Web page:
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If the only things you know about Spiritualism are the (Parker Brothers™) Ouija boards your cousin had when you were a kid and those scammy celebrity mediums on TV, you are in for a treat. Ptacin explores the history of Spiritualism from its inception in the 1840s, to its appeal in the aftermath of the devastating losses of the Civil War, to its relationship with the suffrage movement, to its current role as a potential salve for Americans’ fraught relationship with death. The book centers around Ptacin’s time at Camp Etna, a community of Spiritualists living and practicing in Maine. Ptacin herself is no stranger to grief, and it is her personal moments with the modern Spiritualists that make this an especially engaging read. Ptacin never quite takes a stand on Spiritualism; she presents her experiences with the Spiritualists with an utmost respect for their beliefs, but with a journalist’s healthy skepticism. But Ptacin doesn’t distance herself from the Spiritualists either; she allows herself to be seen by them as well, and she has enough stories to keep my mind open to possibilities. This is a fascinating book about a rarely explored thread of American history and a misunderstood religion, woven with Ptacin’s beautiful writing of her own experiences with loss and healing.— From Kelsey's Picks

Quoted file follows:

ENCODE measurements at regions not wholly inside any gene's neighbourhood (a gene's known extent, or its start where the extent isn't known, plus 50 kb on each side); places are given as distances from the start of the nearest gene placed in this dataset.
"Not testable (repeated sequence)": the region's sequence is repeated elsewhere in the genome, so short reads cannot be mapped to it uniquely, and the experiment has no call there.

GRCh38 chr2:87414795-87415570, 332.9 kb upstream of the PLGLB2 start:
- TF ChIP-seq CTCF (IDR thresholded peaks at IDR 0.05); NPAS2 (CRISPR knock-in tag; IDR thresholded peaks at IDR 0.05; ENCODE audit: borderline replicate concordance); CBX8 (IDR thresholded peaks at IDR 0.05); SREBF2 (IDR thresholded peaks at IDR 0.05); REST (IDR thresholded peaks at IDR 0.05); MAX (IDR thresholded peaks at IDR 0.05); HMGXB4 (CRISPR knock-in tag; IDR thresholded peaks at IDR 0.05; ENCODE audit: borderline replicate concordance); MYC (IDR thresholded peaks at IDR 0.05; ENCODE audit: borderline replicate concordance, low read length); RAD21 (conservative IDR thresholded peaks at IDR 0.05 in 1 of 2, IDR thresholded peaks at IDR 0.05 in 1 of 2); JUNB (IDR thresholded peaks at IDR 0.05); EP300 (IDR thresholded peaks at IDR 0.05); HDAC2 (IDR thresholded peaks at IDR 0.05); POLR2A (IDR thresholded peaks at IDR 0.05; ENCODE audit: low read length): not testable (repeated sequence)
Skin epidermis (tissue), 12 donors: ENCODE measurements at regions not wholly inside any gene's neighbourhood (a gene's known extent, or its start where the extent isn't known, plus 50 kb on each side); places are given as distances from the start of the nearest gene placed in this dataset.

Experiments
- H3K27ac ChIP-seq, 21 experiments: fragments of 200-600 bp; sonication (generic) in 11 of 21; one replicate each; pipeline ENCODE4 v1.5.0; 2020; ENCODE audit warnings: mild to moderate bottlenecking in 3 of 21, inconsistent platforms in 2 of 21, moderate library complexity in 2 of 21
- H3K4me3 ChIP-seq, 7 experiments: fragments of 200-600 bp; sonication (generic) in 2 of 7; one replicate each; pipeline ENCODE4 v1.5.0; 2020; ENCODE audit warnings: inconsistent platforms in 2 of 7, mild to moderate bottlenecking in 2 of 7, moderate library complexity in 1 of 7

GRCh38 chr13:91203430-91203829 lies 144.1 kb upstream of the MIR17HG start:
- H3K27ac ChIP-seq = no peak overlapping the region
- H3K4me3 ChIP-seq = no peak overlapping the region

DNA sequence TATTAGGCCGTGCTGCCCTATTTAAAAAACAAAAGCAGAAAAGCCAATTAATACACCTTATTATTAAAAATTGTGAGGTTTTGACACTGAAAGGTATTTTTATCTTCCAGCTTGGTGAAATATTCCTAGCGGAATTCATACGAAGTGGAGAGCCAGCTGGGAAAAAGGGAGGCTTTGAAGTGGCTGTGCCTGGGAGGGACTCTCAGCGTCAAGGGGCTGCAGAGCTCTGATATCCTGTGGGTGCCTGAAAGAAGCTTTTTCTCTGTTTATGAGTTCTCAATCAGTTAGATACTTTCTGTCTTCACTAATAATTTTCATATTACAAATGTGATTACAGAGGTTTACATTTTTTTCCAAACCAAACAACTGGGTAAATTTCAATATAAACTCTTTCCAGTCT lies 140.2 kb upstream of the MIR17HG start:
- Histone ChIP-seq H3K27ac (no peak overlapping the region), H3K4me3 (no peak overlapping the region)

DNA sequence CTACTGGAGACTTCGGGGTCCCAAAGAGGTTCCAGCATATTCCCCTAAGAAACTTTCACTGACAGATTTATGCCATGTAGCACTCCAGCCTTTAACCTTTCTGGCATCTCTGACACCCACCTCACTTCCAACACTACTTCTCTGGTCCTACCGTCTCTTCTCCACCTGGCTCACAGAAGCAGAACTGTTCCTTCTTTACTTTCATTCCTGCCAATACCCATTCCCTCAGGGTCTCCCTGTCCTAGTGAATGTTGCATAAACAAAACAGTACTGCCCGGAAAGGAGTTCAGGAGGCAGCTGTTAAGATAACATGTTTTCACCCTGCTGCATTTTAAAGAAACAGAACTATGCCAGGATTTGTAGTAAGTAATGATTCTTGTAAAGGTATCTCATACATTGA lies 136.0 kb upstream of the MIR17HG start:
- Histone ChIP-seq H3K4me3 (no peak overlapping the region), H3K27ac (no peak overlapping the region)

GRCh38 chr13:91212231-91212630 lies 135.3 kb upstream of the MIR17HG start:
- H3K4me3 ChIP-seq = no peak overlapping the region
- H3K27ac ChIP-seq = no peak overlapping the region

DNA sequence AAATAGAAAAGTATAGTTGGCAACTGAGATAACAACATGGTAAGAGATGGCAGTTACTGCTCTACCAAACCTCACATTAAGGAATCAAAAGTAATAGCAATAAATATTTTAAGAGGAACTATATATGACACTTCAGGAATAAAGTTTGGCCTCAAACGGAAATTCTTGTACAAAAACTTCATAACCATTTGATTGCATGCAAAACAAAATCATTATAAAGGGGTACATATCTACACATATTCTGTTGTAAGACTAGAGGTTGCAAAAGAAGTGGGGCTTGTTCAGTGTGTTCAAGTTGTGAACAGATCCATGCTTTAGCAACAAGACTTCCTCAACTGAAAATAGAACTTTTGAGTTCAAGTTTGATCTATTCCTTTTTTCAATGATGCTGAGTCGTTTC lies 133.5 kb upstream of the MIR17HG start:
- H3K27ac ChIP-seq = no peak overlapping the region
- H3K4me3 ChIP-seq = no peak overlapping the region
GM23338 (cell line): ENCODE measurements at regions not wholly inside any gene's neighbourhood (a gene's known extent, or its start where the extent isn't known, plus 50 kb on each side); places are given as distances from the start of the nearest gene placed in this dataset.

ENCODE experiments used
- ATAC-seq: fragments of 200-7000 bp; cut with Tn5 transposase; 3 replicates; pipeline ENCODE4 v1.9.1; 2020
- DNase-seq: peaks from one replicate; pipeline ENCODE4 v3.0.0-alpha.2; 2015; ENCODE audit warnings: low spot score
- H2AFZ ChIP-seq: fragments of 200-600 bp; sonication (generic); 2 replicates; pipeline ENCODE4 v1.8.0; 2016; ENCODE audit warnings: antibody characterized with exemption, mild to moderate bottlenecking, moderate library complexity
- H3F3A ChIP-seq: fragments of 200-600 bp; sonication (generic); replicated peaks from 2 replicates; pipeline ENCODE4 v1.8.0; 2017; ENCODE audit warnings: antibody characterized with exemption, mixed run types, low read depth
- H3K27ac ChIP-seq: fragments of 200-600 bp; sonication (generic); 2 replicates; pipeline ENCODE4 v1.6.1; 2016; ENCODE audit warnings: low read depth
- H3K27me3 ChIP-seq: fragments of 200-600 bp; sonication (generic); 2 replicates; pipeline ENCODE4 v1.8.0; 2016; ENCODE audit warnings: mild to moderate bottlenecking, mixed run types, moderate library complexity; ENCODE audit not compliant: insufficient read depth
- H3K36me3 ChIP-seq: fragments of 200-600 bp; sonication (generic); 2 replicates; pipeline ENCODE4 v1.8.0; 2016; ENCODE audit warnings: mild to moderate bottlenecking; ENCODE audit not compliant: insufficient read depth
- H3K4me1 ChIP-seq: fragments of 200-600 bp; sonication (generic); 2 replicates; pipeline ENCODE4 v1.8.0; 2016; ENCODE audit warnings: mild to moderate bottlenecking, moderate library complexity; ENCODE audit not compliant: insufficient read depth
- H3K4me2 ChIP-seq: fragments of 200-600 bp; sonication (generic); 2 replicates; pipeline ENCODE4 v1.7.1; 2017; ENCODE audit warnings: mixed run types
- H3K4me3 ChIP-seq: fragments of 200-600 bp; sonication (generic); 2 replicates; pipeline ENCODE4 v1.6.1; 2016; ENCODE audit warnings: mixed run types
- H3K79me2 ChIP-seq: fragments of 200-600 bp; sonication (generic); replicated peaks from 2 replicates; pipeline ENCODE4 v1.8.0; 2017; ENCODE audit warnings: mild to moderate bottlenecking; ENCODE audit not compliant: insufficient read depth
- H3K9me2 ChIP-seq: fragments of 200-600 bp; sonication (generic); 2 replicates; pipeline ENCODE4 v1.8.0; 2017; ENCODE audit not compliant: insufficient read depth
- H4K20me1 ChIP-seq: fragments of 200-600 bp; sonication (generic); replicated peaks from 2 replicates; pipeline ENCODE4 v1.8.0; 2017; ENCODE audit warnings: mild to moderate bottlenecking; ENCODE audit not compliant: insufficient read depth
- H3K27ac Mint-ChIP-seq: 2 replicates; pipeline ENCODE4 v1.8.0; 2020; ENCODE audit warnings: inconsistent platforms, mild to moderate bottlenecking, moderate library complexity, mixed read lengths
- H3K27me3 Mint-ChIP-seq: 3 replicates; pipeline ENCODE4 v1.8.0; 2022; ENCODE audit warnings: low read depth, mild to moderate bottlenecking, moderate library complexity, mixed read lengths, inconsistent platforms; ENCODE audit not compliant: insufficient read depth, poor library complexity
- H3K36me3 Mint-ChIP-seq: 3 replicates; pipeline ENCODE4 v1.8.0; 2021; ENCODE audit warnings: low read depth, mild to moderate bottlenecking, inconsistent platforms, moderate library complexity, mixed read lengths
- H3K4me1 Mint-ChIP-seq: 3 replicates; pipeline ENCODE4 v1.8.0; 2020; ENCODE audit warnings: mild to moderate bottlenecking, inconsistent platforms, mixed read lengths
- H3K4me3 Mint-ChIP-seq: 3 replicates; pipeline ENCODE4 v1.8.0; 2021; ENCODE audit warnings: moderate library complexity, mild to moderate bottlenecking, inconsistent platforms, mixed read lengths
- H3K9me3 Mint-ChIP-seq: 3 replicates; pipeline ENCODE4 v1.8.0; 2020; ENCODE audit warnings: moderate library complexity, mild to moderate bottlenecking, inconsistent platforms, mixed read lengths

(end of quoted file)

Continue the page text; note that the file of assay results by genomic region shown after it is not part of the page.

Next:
They believed they would live forever. So begins Mira Ptacin's haunting account of the women of Camp Etna--an otherworldly community in the woods of Maine that has, since 1876, played host to generations of Spiritualists and mediums dedicated to preserving the links between the mortal realm and the afterlife. Beginning her narrative in 1848 with two sisters who claimed they could speak to the dead, Ptacin reveals how Spiritualism first blossomed into a national practice during the Civil War, yet continues--even thrives--to this very day. Immersing herself in this community and its practices--from ghost hunting to releasing trapped spirits to water witching-- Ptacin sheds new light on our ongoing struggle with faith, uncertainty, and mortality. Blending memoir, ethnography, and investigative reportage, The In-Betweens offers a vital portrait of Camp Etna and its enduring hold on a modern culture that remains as starved for a deeper sense of connection and otherworldliness as ever.